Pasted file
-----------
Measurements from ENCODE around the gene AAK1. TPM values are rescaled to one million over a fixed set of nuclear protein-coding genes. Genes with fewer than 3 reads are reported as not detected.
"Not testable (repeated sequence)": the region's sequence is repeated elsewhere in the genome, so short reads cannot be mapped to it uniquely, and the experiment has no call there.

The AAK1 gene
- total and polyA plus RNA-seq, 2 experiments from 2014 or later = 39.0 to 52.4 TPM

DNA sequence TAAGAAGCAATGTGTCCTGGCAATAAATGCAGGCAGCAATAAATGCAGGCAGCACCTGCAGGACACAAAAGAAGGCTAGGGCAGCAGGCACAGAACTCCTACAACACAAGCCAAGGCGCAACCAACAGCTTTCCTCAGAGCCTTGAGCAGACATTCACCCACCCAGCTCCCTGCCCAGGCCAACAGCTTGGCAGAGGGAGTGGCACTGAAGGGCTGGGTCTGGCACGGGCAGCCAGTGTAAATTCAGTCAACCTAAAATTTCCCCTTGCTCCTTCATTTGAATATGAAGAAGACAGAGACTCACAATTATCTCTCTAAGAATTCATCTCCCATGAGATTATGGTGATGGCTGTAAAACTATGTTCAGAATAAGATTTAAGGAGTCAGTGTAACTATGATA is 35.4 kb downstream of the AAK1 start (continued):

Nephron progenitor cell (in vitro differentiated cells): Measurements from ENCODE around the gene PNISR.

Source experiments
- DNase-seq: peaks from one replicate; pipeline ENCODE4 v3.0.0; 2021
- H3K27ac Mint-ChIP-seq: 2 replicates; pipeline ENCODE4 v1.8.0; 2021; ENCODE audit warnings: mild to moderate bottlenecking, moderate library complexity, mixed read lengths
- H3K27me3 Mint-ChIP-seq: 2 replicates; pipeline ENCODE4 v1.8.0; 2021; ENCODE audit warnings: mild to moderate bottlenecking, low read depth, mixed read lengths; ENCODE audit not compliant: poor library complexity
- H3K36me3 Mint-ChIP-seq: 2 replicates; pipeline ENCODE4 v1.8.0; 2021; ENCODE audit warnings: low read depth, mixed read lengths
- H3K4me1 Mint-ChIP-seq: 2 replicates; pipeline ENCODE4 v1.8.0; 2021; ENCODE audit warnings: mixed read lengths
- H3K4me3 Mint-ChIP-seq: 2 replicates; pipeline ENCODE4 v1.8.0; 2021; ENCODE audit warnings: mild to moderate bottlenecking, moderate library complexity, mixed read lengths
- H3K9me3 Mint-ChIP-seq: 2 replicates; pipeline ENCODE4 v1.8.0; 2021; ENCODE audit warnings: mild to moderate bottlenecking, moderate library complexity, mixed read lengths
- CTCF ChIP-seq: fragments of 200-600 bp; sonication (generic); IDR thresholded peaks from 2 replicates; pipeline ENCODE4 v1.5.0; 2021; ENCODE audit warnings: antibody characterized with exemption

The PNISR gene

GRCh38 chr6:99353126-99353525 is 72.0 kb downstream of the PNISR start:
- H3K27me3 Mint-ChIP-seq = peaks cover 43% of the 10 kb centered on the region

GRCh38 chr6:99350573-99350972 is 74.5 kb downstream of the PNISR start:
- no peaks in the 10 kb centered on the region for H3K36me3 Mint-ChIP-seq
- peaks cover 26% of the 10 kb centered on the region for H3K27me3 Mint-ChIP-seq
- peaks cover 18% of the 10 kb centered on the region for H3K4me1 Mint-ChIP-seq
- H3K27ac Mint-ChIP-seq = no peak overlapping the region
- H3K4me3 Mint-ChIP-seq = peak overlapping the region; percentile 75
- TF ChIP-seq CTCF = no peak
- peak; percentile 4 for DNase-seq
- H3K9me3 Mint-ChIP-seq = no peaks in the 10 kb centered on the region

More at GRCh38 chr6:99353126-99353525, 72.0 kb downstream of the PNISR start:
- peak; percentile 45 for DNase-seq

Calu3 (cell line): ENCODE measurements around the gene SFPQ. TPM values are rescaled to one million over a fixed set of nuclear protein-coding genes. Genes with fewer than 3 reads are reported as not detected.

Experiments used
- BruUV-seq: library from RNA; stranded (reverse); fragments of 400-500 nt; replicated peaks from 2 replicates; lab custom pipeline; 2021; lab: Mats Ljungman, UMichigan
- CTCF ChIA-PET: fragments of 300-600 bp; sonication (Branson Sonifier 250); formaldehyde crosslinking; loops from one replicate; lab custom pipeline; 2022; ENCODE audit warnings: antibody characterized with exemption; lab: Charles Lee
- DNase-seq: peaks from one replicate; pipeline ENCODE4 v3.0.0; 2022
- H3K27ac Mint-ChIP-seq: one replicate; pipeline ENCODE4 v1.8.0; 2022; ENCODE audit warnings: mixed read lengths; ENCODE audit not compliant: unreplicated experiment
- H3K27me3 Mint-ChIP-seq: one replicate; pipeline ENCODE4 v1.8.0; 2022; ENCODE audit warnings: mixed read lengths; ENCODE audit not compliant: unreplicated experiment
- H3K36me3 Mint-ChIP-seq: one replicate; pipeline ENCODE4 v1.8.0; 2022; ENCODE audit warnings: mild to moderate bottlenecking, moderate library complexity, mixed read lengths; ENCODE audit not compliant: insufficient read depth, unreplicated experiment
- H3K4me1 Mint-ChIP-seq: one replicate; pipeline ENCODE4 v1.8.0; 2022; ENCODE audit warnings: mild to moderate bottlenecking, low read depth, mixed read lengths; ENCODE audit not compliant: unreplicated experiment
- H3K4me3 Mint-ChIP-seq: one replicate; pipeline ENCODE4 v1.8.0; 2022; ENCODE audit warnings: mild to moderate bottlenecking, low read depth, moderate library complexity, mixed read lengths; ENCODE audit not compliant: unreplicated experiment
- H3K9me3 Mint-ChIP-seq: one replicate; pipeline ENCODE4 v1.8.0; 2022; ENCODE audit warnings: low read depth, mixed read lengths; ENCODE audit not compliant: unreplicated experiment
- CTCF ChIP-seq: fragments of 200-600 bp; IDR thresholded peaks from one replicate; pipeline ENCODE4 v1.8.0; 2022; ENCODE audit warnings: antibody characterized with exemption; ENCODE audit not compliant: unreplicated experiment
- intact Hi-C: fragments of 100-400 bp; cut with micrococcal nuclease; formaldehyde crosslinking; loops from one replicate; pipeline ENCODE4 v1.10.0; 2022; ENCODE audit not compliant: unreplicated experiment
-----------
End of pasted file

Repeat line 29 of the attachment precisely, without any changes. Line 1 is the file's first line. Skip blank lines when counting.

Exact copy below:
- peak; percentile 45 for DNase-seq